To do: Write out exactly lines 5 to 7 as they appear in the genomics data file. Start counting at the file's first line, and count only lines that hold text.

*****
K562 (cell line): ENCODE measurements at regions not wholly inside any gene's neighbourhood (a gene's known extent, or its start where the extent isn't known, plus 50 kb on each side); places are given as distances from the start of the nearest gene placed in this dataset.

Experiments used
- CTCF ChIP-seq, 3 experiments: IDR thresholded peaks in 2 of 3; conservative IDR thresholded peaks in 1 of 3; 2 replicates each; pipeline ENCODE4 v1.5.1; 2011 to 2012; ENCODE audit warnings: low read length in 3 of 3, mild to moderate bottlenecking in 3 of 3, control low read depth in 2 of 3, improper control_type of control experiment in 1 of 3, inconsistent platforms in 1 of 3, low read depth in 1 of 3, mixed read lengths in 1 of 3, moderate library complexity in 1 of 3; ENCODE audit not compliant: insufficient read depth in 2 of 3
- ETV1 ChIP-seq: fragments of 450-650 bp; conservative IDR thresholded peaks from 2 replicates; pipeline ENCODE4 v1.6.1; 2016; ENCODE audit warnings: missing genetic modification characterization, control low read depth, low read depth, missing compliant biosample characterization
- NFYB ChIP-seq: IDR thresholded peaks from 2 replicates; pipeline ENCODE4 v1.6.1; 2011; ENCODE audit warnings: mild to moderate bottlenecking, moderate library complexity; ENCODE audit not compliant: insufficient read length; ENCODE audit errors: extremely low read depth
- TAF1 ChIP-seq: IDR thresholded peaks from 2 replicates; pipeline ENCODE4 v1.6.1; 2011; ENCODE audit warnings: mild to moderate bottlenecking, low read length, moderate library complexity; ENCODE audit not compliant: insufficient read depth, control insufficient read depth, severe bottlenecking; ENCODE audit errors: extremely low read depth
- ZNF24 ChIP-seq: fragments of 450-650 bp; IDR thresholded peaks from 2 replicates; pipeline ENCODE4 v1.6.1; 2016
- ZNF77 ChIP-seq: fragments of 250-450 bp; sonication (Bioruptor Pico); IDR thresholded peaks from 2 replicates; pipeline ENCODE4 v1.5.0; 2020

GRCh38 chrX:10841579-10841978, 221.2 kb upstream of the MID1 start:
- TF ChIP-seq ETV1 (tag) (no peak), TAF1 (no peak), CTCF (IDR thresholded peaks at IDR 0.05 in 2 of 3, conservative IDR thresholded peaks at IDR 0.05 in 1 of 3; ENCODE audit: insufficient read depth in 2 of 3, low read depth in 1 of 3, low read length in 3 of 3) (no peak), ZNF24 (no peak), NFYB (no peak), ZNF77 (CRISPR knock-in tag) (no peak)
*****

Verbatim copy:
- NFYB ChIP-seq: IDR thresholded peaks from 2 replicates; pipeline ENCODE4 v1.6.1; 2011; ENCODE audit warnings: mild to moderate bottlenecking, moderate library complexity; ENCODE audit not compliant: insufficient read length; ENCODE audit errors: extremely low read depth
- TAF1 ChIP-seq: IDR thresholded peaks from 2 replicates; pipeline ENCODE4 v1.6.1; 2011; ENCODE audit warnings: mild to moderate bottlenecking, low read length, moderate library complexity; ENCODE audit not compliant: insufficient read depth, control insufficient read depth, severe bottlenecking; ENCODE audit errors: extremely low read depth
- ZNF24 ChIP-seq: fragments of 450-650 bp; IDR thresholded peaks from 2 replicates; pipeline ENCODE4 v1.6.1; 2016